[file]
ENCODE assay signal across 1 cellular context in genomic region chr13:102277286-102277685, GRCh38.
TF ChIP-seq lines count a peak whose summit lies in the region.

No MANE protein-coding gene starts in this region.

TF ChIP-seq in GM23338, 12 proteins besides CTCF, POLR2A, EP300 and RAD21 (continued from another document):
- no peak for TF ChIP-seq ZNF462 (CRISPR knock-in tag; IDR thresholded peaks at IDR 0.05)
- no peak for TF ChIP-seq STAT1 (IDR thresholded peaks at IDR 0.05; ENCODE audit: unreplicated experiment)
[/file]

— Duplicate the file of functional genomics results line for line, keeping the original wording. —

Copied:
ENCODE assay signal across 1 cellular context in genomic region chr13:102277286-102277685, GRCh38.
TF ChIP-seq lines count a peak whose summit lies in the region.

No MANE protein-coding gene starts in this region.

TF ChIP-seq in GM23338, 12 proteins besides CTCF, POLR2A, EP300 and RAD21 (continued from another document):
- no peak for TF ChIP-seq ZNF462 (CRISPR knock-in tag; IDR thresholded peaks at IDR 0.05)
- no peak for TF ChIP-seq STAT1 (IDR thresholded peaks at IDR 0.05; ENCODE audit: unreplicated experiment)